Henry

    Thursday, September 08, 2011 6:55 AM
  • According to the last result even luck doesn't help. :)

    So, Domino - yes. The only changed thing there was Set Session = CreateObject("Notes.NotesSession"). And 2 constants. Really a little piece of changes. Generally, I created a separate module and put all the constants there (Excel, Domino and Office). Office Reference was there because of dynamically created menu (CommandBar objects), moving it to Late Binding was also a very simple task.

    MSForms was, as I understand, kinda a bug. I created a blank database, set 3 references only (BTW, by default there were 5: ADO 2.1 + OLE Automation). Then I imported all the forms, tables, queries, reports and modules. Compiled it w/o errors! All seemed to be great, BUT! The same error trying to run a query or a form which use this query for getting some data.

    However, really thanks for importing advise, it reduced my app size from 8 MB to 5MB. :)


    Andrey V Artemyev | Saint-Petersburg, Russia
    Russian blog artemyev.biztoolbox.ru
    English blog enblog.biztoolbox.ru
    Thursday, September 08, 2011 9:19 AM
  • Hot news:

    I sent this file to my colleague. He has almost the same system but he has also Office 2010 installed but w/o Access. So, I have full O2003, he has full O2003 + W2010 + E2010 + P2010. But I don't think it does matter.

    And he has no such an error with Environ! Completely puzzled.


    Andrey V Artemyev | Saint-Petersburg, Russia
    Russian blog artemyev.biztoolbox.ru
    English blog enblog.biztoolbox.ru
    Thursday, September 08, 2011 12:27 PM
  • Decompilation haven't done the trick, still the same error.
    Andrey V Artemyev | Saint-Petersburg, Russia
    Russian blog artemyev.biztoolbox.ru
    English blog enblog.biztoolbox.ru
    Thursday, September 08, 2011 1:58 PM
  • Hallo Henry,

    Henry Habermacher wrote:

    Office: This reference shouldn't be needed at all. It sometimes is added
    automatically when you use something like a FileDialog, but can be
    removed.

    It is required in case you need to handle Ribbon callbacks.


    Peter Doering [MVP Access]

    Thursday, September 08, 2011 4:18 PM
  • It is required in case you need to handle Ribbon callbacks.

    As well as CommandBars in earlier versions.

    However, Late Binding is possible in both cases. In A2003 and earlier I'm sure. In case of Ribbon UI, it seems to be so. I've just tested replacing all the IRibbonControl and IRibbonUI with Object and removing the reference. Right now I can't see any issues with this.


    Andrey V Artemyev | Saint-Petersburg, Russia
    Russian blog artemyev.biztoolbox.ru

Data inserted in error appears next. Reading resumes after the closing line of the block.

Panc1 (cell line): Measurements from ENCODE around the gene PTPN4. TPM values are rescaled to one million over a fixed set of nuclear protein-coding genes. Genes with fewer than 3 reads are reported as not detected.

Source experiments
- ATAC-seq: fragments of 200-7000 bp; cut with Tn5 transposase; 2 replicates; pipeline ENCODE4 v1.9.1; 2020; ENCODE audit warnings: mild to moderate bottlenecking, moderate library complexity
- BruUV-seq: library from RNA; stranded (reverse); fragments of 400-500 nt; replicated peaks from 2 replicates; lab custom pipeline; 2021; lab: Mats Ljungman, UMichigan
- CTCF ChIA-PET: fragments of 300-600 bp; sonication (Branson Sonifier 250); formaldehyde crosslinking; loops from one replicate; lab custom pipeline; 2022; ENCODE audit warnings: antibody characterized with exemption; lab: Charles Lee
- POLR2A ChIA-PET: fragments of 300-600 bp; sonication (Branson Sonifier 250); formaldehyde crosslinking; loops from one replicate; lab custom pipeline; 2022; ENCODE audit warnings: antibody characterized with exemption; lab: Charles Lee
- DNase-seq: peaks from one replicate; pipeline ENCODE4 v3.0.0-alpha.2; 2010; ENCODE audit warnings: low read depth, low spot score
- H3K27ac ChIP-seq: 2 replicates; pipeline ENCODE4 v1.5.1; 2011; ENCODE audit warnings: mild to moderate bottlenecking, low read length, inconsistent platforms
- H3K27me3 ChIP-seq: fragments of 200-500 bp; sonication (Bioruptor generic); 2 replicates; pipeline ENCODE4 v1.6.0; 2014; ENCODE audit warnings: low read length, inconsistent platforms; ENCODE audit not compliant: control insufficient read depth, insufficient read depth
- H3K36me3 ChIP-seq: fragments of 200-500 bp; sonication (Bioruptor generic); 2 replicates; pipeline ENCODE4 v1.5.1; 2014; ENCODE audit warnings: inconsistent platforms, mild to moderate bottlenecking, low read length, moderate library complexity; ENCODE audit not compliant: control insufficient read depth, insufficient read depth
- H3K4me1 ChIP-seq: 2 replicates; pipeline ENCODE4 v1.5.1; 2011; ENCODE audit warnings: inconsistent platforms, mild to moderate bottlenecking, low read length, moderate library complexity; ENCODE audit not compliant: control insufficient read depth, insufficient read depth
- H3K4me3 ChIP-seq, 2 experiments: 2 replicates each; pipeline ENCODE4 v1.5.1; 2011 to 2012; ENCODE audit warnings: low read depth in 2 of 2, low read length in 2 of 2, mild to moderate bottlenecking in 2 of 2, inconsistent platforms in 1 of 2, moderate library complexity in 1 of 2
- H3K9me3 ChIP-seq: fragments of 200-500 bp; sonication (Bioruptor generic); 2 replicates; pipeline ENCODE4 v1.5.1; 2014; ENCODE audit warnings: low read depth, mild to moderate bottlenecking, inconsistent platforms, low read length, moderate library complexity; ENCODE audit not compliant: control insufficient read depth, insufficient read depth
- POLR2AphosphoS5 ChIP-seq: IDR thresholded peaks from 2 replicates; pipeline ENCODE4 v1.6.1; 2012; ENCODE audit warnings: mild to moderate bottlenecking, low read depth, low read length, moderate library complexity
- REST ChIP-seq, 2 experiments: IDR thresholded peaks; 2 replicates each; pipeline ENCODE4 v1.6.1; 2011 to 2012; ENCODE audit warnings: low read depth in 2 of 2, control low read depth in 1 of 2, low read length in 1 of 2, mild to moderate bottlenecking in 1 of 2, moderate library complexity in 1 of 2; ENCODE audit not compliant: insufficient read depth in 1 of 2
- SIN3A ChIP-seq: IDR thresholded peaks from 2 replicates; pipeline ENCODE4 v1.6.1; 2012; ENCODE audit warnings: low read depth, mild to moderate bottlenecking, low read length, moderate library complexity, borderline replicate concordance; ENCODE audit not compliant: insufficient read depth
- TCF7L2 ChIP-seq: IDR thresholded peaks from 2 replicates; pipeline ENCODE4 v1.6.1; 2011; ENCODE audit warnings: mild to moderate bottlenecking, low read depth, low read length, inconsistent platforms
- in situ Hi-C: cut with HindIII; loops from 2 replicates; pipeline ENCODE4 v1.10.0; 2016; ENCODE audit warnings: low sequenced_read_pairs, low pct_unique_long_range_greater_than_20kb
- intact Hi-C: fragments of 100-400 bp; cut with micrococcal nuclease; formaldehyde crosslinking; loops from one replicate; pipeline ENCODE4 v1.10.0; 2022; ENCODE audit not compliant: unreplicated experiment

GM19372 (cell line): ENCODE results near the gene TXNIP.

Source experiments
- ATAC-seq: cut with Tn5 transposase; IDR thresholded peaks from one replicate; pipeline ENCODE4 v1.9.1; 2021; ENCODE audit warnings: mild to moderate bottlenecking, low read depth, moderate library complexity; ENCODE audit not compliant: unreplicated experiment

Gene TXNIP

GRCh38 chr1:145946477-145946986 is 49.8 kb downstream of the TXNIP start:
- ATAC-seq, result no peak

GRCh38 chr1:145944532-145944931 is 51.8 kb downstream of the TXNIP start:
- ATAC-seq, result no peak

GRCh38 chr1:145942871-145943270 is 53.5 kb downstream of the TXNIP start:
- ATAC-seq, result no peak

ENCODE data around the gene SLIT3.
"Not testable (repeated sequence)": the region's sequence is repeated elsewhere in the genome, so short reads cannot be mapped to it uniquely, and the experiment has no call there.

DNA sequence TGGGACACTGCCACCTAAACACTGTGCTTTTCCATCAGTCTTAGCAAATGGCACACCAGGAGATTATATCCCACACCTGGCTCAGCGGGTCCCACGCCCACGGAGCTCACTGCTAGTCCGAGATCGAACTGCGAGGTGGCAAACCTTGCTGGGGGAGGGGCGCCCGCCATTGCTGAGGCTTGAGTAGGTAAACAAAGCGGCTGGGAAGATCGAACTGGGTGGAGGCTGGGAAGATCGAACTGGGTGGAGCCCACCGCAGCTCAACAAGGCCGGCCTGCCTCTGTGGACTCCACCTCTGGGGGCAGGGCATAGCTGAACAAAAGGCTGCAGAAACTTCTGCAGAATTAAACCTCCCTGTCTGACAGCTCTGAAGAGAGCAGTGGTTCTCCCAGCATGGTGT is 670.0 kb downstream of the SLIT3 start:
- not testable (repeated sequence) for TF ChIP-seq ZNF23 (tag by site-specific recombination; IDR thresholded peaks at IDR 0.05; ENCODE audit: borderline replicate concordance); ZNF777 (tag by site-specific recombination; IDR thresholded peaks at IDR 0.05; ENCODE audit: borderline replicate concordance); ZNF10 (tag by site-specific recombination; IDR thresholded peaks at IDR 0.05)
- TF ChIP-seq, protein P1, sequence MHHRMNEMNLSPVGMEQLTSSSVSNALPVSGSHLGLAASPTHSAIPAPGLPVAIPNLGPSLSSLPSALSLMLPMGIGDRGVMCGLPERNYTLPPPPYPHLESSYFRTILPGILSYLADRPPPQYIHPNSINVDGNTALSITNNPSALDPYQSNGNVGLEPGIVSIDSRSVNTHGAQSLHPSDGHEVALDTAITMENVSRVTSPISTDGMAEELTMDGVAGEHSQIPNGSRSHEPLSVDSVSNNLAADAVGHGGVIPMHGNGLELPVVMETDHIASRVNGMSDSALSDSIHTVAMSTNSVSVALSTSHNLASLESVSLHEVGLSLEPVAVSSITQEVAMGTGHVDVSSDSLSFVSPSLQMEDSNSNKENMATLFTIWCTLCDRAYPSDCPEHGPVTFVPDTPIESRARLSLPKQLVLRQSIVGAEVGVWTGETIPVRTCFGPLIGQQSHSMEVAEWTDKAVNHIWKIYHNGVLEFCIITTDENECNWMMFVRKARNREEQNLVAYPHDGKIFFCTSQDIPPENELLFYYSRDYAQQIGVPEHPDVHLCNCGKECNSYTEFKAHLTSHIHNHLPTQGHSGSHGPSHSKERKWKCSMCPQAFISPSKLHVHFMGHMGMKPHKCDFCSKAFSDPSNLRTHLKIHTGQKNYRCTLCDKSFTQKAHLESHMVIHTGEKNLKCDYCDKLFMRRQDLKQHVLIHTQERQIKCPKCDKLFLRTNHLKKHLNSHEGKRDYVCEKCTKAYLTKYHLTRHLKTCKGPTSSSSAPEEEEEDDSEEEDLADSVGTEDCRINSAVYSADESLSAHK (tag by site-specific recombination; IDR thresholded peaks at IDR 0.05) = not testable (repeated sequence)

English blog enblog.biztoolbox.ru
    Thursday, September 08, 2011 4:58 PM
  • Andrey Artemyev wrote:

    It is required in case you need to handle Ribbon callbacks.

    As well as CommandBars in earlier versions.

    However, Late Binding is possible in both cases. In A2003 and earlier
    I'm sure. In case of Ribbon UI, it seems to be so. I've just tested
    replacing all the IRibbonControl and IRibbonUI with Object and removing
    the reference. Right now I can't see any issues with this.

    Neither can I, although I never tested late binding on that. Anyway, I just
    wanted to add clarification to Henry's comment re. MSO.DLL, as since
    introduction of Ribbons the use of this library has increased a lot.


    Peter Doering [MVP Access]

    Thursday, September 08, 2011 9:22 PM
  • Agreed. I don't think this Office reference should cause any problems, just wanted to make a test of late binding here. 
    Andrey V Artemyev | Saint-Petersburg, Russia
    Russian blog artemyev.biztoolbox.ru
    English blog enblog.biztoolbox.ru
    Thursday, September 08, 2011 9:30 PM
  • Hello Andrey,

    Andrey Artemyev wrote:

    It is required in case you need to handle Ribbon callbacks.

    As well as CommandBars in earlier versions.

    However, Late Binding is possible in both cases. In A2003 and
    earlier I'm sure. In case of Ribbon UI, it seems to be so. I've
    just tested replacing all the IRibbonControl and IRibbonUI with
    Object and removing the reference. Right now I can't see any issues
    with this.

    You can use Late Binding only in A2010 in A2007 you need the office
    reference.

    HTH
    Gunter


    Access FAQ: http://www.donkarl.com

          http://www.avenius.com - http://www.AccessRibbon.com
    http://www.ribboncreator.com - http://www.ribboncreator2010.com

    Friday, September 09, 2011 10:56 AM
  • Hi Gunter,

    thanks, it makes sense, I tested exactly with A2010.


    Andrey V Artemyev | Saint-Petersburg, Russia
    Russian blog artemyev.biztoolbox.ru
    English blog enblog.biztoolbox.ru
    Friday, September 09, 2011 11:54 AM
  • The application you are attempting to use has a reference that it cannot resolve to an object, type library, DLL, or external database.  Either the object, type library, DLL, or database was deleted or renamed. Examine the Available references list in the References dialog box in the Visual Basic Editor ( Tools menu) to determine if any action is required. If you did not create this application, contact the programmer or administrator of the system.
    If the reference listed in the Available references list is preceded with "MISSING:" clear the check box to remove the reference if it is no longer required. If you still need to use the reference, clear the check box entry for "MISSING: <referencename>" in the Available references list, and then create a new reference to the file using the Browse... button. If this is an installed database application, you may need to reinstall or repair the application.

    In the library delete "MISSING: <referencename>"

    • Proposed as answer by Nathakb Wednesday, January 02, 2013 10:20 PM
    Wednesday, January 02, 2013 10:20 PM